For centuries, debt was considered a crime against society, punishable by imprisonment. Not until the mid-19th century were debtor prisons abolished in the United States. Fast-forward to the 21st century and debt, albeit properly managed, is an important component of the modern economy.
According to the Federal Reserve Bank of New York, American families have well over $15 trillion in financial obligations. Their government leads the way with a national debt of over $30 trillion as of March 2022. It should be no surprise, then, that debt is a safe, conservative vehicle for investors. Among the lowest risks are Treasury bills.
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What Is a Treasury Bill?
Treasury bills, or T-Bills, are government bonds with a unique feature. They offer no stated interest rate. Instead, they are sold below their face value, called par value, and then redeemed at face value, thereby earning a profit for the investor.
In general, they mature in one year or less, and they are usually bought and sold in denominations of $100. In some cases, that figure has reached into the millions.
Investors bid for T-Bills at auctions, where the price is determined by averaging all the bids received. These bids are either competitive or non-competitive. Overall, Treasury bills are among the easiest securities to convert into cash. The important point to note is that profit is made at the time of purchase and is determined by the size of the discount.
Are T-Bill Auctions Popular?
In fact, direct investment in the bond market in general has declined since the dawn of the 21st century. There are reasons for this. For one thing, it can be cost-prohibitive since many bonds, in $100 denominations like T-Bills, are bought in bundles, not individually. Therefore, bond investment is more likely performed by brokers through exchange-traded funds (ETFs).
Nevertheless, the U.S. Treasury Department provides an outlet for those wishing to buy and sell on their own. TreasuryDirect is an online platform through which investors can acquire Treasury bills.
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Will T-Bill Investing Make Me Rich?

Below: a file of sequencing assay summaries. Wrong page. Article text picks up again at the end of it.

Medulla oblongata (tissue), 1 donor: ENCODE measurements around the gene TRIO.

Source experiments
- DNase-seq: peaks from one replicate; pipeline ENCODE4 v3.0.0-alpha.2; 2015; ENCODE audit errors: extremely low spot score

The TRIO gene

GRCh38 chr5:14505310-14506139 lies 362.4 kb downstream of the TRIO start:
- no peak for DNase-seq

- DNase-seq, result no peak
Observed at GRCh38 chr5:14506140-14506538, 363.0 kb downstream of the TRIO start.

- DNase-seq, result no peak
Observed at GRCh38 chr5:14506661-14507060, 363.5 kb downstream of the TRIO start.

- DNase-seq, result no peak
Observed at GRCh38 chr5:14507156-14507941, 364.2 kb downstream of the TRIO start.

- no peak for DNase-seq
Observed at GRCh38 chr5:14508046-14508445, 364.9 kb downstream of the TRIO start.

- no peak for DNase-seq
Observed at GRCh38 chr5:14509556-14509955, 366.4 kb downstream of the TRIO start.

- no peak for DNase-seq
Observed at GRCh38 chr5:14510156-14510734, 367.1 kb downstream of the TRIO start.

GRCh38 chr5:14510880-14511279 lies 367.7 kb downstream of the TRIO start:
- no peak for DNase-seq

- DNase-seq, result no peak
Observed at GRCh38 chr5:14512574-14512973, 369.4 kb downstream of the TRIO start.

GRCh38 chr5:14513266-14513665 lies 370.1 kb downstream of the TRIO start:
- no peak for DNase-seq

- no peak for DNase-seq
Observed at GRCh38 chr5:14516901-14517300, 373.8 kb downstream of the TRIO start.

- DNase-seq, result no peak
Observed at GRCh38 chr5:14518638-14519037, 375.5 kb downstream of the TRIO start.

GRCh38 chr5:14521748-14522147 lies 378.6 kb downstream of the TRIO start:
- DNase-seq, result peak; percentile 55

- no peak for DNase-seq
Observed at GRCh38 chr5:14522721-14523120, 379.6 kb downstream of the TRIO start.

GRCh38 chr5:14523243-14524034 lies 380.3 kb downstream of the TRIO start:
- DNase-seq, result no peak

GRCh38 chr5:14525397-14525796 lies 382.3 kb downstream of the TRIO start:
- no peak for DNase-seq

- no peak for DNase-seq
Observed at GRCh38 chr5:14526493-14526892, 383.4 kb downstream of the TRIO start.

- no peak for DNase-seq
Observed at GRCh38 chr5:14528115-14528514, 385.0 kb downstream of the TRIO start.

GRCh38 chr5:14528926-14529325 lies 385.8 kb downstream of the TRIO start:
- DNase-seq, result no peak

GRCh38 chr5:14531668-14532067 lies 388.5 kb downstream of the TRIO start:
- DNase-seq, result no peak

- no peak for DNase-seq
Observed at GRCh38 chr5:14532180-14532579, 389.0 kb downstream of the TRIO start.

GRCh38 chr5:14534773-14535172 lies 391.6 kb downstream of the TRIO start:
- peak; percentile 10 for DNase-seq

As a sole means for wealth creation, Treasury bills will likely not promote an individual from rags to riches. As described above, T-Bills are conservative investments. In other words, their relative safety is balanced by modest returns.
Should an investor buy a $1,000 T-Bill for $929, there is a $71 profit, for example. While this does not represent a mountain of gold, there is a high level of confidence that you can pocket $71 when the bill matures. So, T-Bills best serve as complements to a larger investment portfolio.
Does a Treasury Bill Have an Interest Rate?
While a T-Bill lacks a published interest rate, the fact that its purchase very nearly guarantees that you will walk away with some financial gain indicates that the profit is measurable in terms of a T-Bill discount rate. The very dollar difference between the acquisition price and the redemption price gives you all you need to determine what that rate will be. That is the T-Bill discount formula.
Calculating Profit as Percentage
The way to calculate the "interest rate" for a Treasury bill is simple. Subtracting the purchase price from the par value yields the gain in dollars. Dividing that difference by the purchase price then conveys the rate.
Using the example above, $71 is the difference between the buy price and face value. Since the bond is purchased at $929 (quite low), dividing the profit by the purchase price gives a quotient representing the discount rate. In this instance, it's an extremely optimistic and unusual 7.64 percent.
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Adam Luehrs is a writer during the day and a voracious reader at night. He focuses mostly on finance writing and has a passion for real estate, credit card deals, and investing.